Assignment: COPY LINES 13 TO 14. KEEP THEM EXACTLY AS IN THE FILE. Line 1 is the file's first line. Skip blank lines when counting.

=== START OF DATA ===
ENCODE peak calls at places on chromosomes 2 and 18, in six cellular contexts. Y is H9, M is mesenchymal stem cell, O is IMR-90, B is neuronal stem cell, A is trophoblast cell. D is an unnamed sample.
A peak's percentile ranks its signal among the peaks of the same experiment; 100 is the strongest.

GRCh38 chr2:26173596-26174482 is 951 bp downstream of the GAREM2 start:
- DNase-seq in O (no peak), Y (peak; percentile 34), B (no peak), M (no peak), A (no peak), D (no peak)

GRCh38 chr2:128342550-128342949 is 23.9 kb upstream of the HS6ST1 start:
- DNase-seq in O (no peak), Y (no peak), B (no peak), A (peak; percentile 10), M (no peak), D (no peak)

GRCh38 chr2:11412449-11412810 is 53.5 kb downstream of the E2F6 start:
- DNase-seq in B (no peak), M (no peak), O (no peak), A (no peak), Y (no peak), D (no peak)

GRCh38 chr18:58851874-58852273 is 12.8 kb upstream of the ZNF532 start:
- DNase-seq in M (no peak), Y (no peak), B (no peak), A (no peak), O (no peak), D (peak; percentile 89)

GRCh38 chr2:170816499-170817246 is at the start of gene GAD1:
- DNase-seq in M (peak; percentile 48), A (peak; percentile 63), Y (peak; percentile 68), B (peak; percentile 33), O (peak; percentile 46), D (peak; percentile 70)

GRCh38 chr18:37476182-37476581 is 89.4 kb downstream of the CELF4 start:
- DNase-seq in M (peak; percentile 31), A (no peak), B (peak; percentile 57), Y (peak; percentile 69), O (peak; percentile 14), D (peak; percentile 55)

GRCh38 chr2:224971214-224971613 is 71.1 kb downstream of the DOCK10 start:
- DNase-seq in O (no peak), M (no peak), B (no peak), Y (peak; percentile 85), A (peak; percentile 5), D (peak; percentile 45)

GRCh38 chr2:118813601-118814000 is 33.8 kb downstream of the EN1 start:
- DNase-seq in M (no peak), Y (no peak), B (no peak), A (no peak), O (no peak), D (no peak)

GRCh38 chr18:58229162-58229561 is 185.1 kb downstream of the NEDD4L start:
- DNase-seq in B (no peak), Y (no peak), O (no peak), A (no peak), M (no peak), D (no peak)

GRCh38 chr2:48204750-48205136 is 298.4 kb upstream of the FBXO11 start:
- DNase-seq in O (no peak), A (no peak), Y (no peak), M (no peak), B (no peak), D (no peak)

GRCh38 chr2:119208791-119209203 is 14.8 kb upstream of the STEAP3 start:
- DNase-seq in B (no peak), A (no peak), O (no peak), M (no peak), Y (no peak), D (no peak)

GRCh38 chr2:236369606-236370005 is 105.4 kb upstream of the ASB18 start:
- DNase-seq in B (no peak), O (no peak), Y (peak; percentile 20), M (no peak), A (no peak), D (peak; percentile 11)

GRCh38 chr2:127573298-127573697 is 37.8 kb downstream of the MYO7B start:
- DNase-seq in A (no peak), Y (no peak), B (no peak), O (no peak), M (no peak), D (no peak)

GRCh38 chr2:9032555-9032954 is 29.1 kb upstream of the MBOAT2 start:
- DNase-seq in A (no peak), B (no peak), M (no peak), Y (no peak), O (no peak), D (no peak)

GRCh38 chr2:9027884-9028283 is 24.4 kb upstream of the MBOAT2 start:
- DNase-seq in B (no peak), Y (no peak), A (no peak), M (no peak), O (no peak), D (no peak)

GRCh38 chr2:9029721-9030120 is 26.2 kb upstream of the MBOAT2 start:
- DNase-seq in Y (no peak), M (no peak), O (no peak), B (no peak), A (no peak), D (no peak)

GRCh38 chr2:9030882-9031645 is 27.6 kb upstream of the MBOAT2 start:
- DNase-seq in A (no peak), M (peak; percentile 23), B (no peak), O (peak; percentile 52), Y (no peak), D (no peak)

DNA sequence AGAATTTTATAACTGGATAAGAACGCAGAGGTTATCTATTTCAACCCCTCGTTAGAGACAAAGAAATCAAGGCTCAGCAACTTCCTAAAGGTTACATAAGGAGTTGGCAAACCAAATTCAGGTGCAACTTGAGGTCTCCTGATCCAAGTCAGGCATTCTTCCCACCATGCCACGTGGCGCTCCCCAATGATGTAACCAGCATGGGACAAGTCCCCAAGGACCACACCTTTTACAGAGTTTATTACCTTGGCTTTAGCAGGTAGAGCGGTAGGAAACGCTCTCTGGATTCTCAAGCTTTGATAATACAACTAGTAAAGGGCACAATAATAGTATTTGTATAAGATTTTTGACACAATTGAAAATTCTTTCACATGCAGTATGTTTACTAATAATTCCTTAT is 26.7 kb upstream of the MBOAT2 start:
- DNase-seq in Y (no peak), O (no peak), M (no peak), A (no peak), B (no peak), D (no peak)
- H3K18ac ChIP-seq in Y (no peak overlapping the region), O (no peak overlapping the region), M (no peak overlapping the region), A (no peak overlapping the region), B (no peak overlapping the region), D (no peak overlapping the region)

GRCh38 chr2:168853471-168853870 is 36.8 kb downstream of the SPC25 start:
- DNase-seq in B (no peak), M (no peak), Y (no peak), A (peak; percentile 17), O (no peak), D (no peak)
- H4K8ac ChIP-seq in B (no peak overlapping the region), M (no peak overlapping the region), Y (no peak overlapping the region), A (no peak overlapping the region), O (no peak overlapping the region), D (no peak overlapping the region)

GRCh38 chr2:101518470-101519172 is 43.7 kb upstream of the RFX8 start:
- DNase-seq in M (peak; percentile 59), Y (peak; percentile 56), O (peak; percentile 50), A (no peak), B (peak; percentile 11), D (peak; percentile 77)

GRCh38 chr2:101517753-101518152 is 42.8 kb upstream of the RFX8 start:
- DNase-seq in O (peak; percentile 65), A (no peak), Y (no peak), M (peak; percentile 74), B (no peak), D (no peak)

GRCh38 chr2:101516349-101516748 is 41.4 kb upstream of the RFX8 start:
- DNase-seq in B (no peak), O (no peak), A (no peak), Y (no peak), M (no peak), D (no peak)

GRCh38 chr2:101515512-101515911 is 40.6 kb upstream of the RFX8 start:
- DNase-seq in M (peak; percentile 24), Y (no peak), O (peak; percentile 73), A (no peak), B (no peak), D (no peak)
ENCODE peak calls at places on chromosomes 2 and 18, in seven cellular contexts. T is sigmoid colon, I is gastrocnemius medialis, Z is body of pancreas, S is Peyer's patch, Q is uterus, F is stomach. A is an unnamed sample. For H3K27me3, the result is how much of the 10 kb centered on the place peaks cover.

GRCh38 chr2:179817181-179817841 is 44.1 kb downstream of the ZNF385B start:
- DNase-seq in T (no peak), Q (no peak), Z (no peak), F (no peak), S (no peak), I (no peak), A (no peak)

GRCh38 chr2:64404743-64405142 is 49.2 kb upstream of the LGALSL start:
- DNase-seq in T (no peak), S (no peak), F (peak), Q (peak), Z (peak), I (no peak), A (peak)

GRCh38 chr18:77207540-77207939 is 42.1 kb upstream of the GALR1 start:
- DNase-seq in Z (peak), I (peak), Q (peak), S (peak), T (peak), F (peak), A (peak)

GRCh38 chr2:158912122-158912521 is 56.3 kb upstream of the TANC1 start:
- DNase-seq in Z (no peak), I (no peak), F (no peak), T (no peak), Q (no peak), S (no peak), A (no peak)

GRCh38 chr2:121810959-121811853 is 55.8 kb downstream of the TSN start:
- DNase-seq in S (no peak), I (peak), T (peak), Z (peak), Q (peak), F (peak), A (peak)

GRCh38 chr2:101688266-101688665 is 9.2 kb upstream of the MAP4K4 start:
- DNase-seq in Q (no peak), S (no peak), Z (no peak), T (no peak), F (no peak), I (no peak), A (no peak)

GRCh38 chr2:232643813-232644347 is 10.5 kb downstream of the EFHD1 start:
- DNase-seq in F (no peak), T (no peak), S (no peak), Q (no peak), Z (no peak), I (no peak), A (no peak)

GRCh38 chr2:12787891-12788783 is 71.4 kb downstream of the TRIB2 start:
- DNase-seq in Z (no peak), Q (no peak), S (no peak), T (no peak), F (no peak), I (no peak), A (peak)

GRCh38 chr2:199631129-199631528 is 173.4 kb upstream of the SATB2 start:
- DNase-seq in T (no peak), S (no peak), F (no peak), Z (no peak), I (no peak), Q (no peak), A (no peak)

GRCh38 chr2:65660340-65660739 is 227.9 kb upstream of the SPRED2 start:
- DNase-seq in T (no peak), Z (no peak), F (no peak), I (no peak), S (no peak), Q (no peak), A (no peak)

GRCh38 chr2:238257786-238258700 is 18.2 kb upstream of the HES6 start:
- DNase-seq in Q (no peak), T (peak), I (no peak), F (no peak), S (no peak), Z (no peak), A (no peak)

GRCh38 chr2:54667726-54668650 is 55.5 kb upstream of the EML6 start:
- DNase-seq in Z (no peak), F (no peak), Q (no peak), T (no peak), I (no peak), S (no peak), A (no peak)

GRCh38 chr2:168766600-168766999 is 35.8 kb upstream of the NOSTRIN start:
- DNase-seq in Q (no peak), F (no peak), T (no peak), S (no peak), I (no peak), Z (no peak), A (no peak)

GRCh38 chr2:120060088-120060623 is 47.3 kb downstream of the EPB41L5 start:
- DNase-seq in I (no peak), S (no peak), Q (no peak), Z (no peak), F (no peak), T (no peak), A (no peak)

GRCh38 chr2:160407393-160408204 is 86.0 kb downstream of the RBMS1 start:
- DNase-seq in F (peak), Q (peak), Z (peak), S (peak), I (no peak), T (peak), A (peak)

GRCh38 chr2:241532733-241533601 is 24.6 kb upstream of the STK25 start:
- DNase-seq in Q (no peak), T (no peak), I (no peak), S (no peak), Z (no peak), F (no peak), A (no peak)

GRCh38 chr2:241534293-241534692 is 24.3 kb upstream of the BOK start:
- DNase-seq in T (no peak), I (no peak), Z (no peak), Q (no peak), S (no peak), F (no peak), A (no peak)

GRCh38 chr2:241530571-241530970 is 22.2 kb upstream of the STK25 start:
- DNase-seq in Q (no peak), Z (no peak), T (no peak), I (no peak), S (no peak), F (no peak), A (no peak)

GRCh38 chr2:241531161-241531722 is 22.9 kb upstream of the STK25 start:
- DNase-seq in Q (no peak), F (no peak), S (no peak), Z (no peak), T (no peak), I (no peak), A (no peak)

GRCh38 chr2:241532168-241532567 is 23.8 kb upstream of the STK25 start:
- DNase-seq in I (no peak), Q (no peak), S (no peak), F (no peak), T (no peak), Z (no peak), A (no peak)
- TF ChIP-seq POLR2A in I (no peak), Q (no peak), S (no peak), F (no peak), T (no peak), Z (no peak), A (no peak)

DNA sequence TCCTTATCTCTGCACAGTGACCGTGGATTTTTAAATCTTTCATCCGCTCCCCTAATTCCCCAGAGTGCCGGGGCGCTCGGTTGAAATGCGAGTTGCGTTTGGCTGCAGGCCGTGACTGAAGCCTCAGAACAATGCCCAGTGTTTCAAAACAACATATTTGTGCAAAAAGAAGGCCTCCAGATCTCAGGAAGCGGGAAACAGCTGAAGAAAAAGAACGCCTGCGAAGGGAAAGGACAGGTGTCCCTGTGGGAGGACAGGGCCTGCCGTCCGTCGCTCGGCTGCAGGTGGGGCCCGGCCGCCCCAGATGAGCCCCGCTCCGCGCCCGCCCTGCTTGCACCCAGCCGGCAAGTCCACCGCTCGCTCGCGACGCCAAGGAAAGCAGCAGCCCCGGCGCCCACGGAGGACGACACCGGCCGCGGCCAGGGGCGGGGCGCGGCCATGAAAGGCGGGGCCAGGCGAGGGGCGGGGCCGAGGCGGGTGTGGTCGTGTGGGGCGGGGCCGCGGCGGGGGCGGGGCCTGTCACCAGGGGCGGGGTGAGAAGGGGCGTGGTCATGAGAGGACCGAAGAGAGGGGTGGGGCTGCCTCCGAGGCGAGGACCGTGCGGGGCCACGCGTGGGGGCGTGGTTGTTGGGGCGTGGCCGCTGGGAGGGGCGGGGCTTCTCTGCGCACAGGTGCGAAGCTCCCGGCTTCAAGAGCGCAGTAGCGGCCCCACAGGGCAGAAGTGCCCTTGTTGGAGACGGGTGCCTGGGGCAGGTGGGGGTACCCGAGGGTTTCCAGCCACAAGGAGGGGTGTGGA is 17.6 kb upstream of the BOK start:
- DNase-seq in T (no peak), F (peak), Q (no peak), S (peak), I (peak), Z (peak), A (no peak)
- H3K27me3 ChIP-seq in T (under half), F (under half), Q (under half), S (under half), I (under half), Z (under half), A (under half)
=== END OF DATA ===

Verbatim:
GRCh38 chr18:37476182-37476581 is 89.4 kb downstream of the CELF4 start:
- DNase-seq in M (peak; percentile 31), A (no peak), B (peak; percentile 57), Y (peak; percentile 69), O (peak; percentile 14), D (peak; percentile 55)